When it is said a person who transitions “passes” in public as the gender they are presenting, that is seen by some as an achievement, and by others as reinforcing damaging gender stereotypes.
To me, the significance of passing is a personal preference, but let’s be frank: Even the most progressive, LGBT-allied cisgender (nontrans) people cannot help but comment to those of us who transition “how much prettier,” or “how handsome,” or, my favorite, “how much happier” we are, once we are living true to ourselves.
It’s a compliment, to be sure, and usually well-intentioned. And in my case, I agree: I am prettier; I am happier. But being trans is not just wearing clothes that match our mind-set. It’s about living and being accepted as the gender we know we are.
I did not “transition into a woman.” And I think a new, better explanation for this thing we do is needed, given all the attention Jenner, Janet Mock, Laverne Cox, Chaz Bono, and little ol’ me have received.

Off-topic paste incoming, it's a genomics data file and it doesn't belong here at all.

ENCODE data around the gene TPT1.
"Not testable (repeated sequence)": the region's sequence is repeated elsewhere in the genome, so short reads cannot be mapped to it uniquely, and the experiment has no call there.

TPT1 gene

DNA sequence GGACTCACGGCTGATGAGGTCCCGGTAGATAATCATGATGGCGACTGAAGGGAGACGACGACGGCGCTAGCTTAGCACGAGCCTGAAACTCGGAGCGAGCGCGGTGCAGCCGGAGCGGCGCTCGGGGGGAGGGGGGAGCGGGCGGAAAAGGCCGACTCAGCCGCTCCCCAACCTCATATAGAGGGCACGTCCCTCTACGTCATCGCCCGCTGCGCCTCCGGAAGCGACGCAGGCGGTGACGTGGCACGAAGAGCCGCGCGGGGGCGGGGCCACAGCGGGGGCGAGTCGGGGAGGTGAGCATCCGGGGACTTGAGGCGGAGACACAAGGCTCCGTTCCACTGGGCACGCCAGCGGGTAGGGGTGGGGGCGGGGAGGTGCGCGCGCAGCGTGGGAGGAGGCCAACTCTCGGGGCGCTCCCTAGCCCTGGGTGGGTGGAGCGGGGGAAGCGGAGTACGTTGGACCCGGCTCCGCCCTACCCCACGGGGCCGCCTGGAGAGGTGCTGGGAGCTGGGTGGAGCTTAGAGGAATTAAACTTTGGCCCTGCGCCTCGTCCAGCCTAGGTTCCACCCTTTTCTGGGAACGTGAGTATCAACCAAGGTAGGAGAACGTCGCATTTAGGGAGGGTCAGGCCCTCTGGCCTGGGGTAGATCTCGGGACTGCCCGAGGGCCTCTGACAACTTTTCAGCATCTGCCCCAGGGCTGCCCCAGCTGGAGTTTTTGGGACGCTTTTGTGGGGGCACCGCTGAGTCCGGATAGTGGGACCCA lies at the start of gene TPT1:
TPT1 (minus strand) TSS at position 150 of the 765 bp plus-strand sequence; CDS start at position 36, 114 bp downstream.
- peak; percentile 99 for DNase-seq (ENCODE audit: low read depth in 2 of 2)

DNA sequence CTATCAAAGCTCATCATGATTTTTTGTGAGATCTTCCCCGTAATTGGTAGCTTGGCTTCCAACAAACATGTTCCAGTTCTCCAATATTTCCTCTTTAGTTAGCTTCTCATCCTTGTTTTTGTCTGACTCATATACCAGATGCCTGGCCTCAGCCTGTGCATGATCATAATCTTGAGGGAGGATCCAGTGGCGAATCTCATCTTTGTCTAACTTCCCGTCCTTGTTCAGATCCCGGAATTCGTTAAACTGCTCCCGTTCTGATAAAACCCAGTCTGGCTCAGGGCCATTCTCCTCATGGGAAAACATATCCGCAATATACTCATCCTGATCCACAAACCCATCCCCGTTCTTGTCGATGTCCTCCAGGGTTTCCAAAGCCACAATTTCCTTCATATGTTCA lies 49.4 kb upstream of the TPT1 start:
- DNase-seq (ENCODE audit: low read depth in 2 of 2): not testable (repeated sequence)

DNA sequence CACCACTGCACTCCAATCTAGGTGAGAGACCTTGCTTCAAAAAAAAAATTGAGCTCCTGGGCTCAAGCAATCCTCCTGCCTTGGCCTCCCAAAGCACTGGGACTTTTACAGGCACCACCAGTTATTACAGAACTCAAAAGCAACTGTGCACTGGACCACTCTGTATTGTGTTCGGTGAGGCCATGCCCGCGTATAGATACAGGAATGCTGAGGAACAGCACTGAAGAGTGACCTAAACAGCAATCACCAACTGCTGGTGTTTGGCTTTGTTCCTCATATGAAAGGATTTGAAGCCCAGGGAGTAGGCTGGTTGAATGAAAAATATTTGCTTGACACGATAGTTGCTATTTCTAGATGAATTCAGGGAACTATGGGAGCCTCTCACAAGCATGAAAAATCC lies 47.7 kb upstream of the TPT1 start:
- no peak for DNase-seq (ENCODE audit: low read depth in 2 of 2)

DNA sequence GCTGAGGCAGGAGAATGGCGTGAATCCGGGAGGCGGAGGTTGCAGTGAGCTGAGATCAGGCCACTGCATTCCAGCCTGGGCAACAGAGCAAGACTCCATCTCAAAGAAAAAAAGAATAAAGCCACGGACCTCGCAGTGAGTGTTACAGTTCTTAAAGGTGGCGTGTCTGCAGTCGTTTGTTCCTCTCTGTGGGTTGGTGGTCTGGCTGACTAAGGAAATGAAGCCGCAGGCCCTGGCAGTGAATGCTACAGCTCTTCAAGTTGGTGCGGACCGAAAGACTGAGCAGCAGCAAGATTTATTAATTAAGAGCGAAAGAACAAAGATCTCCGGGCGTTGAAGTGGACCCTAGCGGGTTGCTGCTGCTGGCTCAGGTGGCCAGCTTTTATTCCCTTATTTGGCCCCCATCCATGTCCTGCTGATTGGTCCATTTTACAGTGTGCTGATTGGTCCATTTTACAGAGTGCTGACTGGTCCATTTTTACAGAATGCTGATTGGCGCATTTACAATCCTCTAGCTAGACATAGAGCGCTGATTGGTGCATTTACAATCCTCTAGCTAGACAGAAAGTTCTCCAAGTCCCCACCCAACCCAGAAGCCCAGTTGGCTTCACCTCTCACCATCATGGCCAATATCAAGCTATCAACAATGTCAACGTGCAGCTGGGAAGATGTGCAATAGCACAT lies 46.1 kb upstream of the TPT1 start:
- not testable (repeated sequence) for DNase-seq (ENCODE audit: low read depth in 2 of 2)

My favorite view is from scientist and global businesswoman Carol Holly, who posted last month on Facebook:
I don't believe that it's possible for people to change gender. You can't deny or change what you are.
Gender transition as we know it is really gender *presentation* transition. You stay what you always were, your body is allowed to conform to your soul, giving one the liberty to relax and be ones-self.
Not even all the surgery, hormones and therapy in the world can turn a man into a woman. And even attempting it can be deadly.
For this reason I say, “I was always a woman.”
Being cast as a girl in commercials and catalog ads didn’t make me one, and the birth control pills I took as a teenager didn’t make me trans. The hormones I take now don’t “make” me a woman. I am one. I’m a transgender woman.